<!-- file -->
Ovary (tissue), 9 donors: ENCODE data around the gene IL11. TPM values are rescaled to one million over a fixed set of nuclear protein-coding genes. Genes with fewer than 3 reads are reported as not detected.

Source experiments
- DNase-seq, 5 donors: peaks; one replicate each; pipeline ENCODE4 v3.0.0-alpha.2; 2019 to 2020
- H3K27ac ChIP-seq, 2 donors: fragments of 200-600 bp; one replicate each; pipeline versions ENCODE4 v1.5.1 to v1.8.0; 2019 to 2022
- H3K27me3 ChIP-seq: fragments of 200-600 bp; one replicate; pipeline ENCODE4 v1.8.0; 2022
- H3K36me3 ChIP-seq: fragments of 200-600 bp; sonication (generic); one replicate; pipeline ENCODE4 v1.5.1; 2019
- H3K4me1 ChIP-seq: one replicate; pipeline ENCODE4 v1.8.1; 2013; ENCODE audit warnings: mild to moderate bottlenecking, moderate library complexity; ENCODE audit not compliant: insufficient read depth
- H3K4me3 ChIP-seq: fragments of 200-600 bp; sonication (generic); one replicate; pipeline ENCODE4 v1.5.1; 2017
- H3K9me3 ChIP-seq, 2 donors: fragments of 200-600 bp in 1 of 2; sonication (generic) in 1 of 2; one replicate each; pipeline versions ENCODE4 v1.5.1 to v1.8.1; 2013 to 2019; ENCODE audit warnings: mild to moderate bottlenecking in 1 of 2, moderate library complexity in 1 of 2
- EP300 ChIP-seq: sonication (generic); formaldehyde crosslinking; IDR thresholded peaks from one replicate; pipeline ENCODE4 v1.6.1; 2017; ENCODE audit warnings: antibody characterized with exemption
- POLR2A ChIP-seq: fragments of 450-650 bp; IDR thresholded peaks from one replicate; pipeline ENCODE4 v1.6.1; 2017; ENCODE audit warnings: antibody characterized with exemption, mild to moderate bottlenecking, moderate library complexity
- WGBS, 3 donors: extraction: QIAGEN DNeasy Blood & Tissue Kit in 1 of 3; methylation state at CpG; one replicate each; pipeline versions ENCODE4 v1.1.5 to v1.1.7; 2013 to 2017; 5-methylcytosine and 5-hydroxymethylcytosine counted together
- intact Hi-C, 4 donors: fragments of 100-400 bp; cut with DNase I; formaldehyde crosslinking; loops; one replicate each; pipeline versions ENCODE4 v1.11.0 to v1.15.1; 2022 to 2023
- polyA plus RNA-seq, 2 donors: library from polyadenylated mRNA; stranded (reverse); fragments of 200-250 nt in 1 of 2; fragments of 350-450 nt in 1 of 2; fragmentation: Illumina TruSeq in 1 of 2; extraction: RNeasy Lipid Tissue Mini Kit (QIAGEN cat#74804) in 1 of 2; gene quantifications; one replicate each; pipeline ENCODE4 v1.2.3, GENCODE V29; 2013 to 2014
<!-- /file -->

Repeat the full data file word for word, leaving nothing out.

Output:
Ovary (tissue), 9 donors: ENCODE data around the gene IL11. TPM values are rescaled to one million over a fixed set of nuclear protein-coding genes. Genes with fewer than 3 reads are reported as not detected.

Source experiments
- DNase-seq, 5 donors: peaks; one replicate each; pipeline ENCODE4 v3.0.0-alpha.2; 2019 to 2020
- H3K27ac ChIP-seq, 2 donors: fragments of 200-600 bp; one replicate each; pipeline versions ENCODE4 v1.5.1 to v1.8.0; 2019 to 2022
- H3K27me3 ChIP-seq: fragments of 200-600 bp; one replicate; pipeline ENCODE4 v1.8.0; 2022
- H3K36me3 ChIP-seq: fragments of 200-600 bp; sonication (generic); one replicate; pipeline ENCODE4 v1.5.1; 2019
- H3K4me1 ChIP-seq: one replicate; pipeline ENCODE4 v1.8.1; 2013; ENCODE audit warnings: mild to moderate bottlenecking, moderate library complexity; ENCODE audit not compliant: insufficient read depth
- H3K4me3 ChIP-seq: fragments of 200-600 bp; sonication (generic); one replicate; pipeline ENCODE4 v1.5.1; 2017
- H3K9me3 ChIP-seq, 2 donors: fragments of 200-600 bp in 1 of 2; sonication (generic) in 1 of 2; one replicate each; pipeline versions ENCODE4 v1.5.1 to v1.8.1; 2013 to 2019; ENCODE audit warnings: mild to moderate bottlenecking in 1 of 2, moderate library complexity in 1 of 2
- EP300 ChIP-seq: sonication (generic); formaldehyde crosslinking; IDR thresholded peaks from one replicate; pipeline ENCODE4 v1.6.1; 2017; ENCODE audit warnings: antibody characterized with exemption
- POLR2A ChIP-seq: fragments of 450-650 bp; IDR thresholded peaks from one replicate; pipeline ENCODE4 v1.6.1; 2017; ENCODE audit warnings: antibody characterized with exemption, mild to moderate bottlenecking, moderate library complexity
- WGBS, 3 donors: extraction: QIAGEN DNeasy Blood & Tissue Kit in 1 of 3; methylation state at CpG; one replicate each; pipeline versions ENCODE4 v1.1.5 to v1.1.7; 2013 to 2017; 5-methylcytosine and 5-hydroxymethylcytosine counted together
- intact Hi-C, 4 donors: fragments of 100-400 bp; cut with DNase I; formaldehyde crosslinking; loops; one replicate each; pipeline versions ENCODE4 v1.11.0 to v1.15.1; 2022 to 2023
- polyA plus RNA-seq, 2 donors: library from polyadenylated mRNA; stranded (reverse); fragments of 200-250 nt in 1 of 2; fragments of 350-450 nt in 1 of 2; fragmentation: Illumina TruSeq in 1 of 2; extraction: RNeasy Lipid Tissue Mini Kit (QIAGEN cat#74804) in 1 of 2; gene quantifications; one replicate each; pipeline ENCODE4 v1.2.3, GENCODE V29; 2013 to 2014